What is slang for toilet?
commode. crapper (coarse slang) crapper trapper (coarse slang, rare) devil's back roads (slang, rare) dunny (AU&NZ, slang)
dunny – a toilet, the appliance or the room – especially one in a separate outside building. This word has the distinction of being the only word for a toilet which is not a euphemism of some kind. It is from the old English dunnykin: a container for dung. However Australians use the term toilet more often than dunny.
Ay. "Ay" - also spelt "eh" - is a particle that Kiwis love to tack on to the end of a sentence. It can mean anything from "could you repeat that?", to "what do you think?". It's most often used in the same way you would say "right" or "you know".
Familiarize yourself with local lingo when asking for the bathroom. In European countries like France, Germany, and the Netherlands, ask for the “water closet” or the “toilette.” In Australia, it's called a “dunny.” In the U.K., look for the “loo.” And in Japan, find the “ben-jo.”
Toilet. This was on the original 1950s list and, to be honest, I'd rather chew glass than use the word toilet in polite conversation. It's a harsh word that was adapted from the French toilette which means your appearance, hence toiletries bag. Lavatory or loo is much more acceptable.
Washroom: a polite word for bathroom. The Canadian version of “restroom.”
The bathroom is the “Badezimmer” in German and the “toilet” is the “Toilette”. Both words work but if you're at someone's home, it's more common to ask for the “Badezimmer” while in public you would directly ask for the “Toiletten”.
In British English, "bathroom" is a common term but is typically reserved for private rooms primarily used for bathing; a room without a bathtub or shower is more often known as a "WC", an abbreviation for water closet, "lavatory", or "loo". Other terms are also used, some as part of a regional dialect.
Kia ora – hello, goodbye, thank you.
Is it offensive to say Kiwi to NZ?
It absolutely is ok to call a New Zealander a Kiwi. Though in some countries a nickname like this would be considered offensive, it is anything but in New Zealand.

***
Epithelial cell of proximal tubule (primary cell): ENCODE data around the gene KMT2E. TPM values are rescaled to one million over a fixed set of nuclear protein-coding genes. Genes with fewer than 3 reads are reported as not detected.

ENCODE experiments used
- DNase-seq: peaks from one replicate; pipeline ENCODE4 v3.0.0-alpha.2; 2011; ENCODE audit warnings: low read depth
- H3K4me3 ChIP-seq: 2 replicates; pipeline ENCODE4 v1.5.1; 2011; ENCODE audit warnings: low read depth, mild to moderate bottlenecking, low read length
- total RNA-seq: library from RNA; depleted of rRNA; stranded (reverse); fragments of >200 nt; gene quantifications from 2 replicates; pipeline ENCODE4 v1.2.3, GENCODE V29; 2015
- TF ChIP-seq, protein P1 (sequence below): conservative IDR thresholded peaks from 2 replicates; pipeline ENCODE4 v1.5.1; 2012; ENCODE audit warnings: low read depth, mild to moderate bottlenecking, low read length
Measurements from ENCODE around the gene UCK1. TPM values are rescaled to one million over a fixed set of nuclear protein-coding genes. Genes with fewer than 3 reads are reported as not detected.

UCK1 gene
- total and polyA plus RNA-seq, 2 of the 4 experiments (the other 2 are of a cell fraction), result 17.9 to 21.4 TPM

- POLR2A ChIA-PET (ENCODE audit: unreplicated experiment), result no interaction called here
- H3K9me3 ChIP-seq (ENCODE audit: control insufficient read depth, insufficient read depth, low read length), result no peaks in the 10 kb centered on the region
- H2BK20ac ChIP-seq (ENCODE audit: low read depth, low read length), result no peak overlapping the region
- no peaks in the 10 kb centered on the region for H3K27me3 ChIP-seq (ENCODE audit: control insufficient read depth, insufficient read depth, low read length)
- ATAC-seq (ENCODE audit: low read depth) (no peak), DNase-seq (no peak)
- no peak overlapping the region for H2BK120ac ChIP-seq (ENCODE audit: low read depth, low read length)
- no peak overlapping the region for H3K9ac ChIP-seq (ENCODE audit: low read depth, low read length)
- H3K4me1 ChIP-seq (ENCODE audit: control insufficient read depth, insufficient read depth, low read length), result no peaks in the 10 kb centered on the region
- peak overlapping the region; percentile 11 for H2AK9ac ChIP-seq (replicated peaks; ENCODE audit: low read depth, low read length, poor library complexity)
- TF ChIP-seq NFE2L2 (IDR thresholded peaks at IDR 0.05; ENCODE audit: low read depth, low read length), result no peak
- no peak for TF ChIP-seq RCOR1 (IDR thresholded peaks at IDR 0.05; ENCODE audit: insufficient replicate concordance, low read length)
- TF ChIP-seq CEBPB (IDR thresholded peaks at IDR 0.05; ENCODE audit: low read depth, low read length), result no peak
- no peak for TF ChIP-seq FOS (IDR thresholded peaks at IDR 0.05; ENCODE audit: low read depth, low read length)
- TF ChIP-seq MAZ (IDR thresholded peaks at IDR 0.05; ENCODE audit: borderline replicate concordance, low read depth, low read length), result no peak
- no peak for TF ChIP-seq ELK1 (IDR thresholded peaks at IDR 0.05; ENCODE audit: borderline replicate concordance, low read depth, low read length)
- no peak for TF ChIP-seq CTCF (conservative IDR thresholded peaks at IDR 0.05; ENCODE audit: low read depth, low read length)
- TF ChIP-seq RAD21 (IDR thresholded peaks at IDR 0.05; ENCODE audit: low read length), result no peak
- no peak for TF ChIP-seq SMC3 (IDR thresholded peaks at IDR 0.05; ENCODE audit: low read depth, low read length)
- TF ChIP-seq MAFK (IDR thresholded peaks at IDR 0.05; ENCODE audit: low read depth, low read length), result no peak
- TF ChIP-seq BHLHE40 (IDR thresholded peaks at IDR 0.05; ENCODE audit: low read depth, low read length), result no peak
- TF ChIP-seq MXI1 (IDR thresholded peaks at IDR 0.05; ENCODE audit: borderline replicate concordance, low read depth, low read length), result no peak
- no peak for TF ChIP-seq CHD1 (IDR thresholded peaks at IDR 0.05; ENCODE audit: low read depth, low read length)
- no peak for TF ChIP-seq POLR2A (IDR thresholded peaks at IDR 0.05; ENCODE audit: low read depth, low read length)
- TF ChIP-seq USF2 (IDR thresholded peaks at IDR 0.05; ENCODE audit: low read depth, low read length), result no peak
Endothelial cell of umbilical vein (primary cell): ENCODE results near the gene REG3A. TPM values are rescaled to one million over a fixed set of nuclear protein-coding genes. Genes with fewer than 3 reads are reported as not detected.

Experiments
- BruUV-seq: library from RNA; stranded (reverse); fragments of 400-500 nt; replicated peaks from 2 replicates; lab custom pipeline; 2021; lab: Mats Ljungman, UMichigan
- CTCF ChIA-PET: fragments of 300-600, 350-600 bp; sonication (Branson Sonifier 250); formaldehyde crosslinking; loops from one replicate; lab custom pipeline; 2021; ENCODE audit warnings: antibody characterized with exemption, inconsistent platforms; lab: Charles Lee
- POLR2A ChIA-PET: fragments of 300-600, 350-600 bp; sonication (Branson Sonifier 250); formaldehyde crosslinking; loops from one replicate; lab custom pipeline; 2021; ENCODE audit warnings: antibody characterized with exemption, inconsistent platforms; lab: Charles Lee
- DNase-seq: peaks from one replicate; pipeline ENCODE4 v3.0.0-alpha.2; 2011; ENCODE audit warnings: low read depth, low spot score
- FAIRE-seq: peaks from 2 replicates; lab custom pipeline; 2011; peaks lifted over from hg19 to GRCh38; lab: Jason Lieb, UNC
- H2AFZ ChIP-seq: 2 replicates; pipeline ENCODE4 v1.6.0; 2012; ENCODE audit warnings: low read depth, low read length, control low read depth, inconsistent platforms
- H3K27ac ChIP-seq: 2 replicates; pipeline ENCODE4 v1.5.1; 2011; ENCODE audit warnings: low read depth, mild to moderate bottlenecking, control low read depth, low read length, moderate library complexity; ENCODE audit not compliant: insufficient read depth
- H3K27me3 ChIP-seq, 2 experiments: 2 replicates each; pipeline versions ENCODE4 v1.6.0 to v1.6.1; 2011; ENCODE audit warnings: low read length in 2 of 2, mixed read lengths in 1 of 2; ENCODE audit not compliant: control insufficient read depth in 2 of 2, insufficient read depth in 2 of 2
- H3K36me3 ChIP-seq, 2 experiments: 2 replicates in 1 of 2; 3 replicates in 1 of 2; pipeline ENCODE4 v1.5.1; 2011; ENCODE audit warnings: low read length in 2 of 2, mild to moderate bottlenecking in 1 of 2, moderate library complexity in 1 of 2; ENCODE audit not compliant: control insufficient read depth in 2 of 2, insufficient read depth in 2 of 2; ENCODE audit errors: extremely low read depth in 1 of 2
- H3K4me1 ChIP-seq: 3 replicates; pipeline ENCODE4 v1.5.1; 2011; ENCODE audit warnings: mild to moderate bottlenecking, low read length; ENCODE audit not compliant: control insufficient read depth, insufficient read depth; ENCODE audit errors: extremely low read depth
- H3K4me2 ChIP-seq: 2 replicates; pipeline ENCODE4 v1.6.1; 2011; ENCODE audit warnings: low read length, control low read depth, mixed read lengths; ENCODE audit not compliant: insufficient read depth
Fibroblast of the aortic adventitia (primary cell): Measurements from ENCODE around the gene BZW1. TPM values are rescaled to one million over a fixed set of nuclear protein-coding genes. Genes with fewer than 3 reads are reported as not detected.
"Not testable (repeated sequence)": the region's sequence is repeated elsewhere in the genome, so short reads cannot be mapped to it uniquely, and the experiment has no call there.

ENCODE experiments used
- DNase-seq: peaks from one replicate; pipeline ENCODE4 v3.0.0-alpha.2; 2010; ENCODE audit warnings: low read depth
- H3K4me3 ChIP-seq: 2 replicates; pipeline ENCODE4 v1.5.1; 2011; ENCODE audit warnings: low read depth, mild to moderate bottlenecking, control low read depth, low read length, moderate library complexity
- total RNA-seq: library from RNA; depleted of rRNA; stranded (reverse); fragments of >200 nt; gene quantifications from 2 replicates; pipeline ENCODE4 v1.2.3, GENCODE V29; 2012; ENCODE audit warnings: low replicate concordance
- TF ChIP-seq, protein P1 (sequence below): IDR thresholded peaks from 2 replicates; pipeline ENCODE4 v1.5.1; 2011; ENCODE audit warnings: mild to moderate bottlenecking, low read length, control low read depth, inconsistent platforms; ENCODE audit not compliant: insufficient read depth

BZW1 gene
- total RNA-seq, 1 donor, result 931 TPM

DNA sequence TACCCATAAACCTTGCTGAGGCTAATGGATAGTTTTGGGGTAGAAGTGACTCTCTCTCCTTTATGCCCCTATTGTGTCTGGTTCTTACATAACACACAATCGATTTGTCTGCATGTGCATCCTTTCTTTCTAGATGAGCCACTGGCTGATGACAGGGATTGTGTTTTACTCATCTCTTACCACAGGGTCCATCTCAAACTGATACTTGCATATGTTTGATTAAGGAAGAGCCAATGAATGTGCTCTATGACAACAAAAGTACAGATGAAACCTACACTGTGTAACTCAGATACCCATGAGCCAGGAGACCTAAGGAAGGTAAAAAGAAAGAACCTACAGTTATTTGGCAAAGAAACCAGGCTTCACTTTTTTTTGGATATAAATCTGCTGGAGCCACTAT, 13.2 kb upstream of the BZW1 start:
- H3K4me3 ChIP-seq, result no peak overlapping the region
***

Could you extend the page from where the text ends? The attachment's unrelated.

The phrase is often said as 'she'll be right mate', a term kiwis tend to say when they are talking to others, whether they are a mate or not. The mate just signifies a friendly conversation with someone, even if they haven't met them before.
Most European countries are short on public restrooms, but I can teach you how to sniff out a biffy in a jiffy. If you ask for a "restroom" or "bathroom," you'll get no relief. Instead, say "Toilet" or "WC" (short for Water Closet); these terms are direct, simple, and understood.
Loo. Despite being a very British word for toilet, 'loo' is actually derived from the French phrase 'guardez l'eau', which means 'watch out for the water'.
An old Tudor phrase for lavatory, jacks is a term more commonly used in Ireland.
Lavatory. The term lavatory, or lav, derives from the Latin, which in turn comes from Latin, to wash.
Lavatory or the slightly twee 'loo' are always acceptable and used by those from stronger social backgrounds, or those who 'get it'. 'Toilet' is both down-market but also incorrect.
The name “John” was later derived from “Jake” and “Jack.” Secondly but most notable amongst historians, John was the name of the first man credited with inventing the first flushing toilet. John Harington was born during the time in which Queen Elizabeth reigned.
You can say bagno, but this noun also means bathroom or bath. There is the French “toilette” that is also used in the Italian language, or if you're a bit posh, you can ask for the servizi igienici (sanitary services). But perhaps the most precise translation for toilet is gabinetto (masculine, plural gabinetti).
cludgie - toilet, or lavatory, originally outdoors. ("Ah'm oan the cludgie!")
Why do Australians call the bathroom funny?
A: It dates from the early 1800s, Scottish in origin, from dung + ken (house) to give “dunnekin” as another name for the outhouse. Once the toilet moved inside, Australians and New Zealanders dropped the kin and kept with the dunny.
Of course, now that you know all about bathrooms in Sweden, you probably need to know how to ask for one in Swedish. You will almost exclusively ask for the toilet. While there is a word for bathroom, ett badrum, that's where the bathing takes place.
Depending on the part of Switzerland, public restrooms may be WC called (water closet), Toiletten, toilettes, or gabinetti. Women's rooms may be designated for Damen, Frauen, Signore, Donne, Femmes, or Dames; and men's rooms may be labeled Herren, Männer, Signori, Uomini, Hommes, or Messieurs.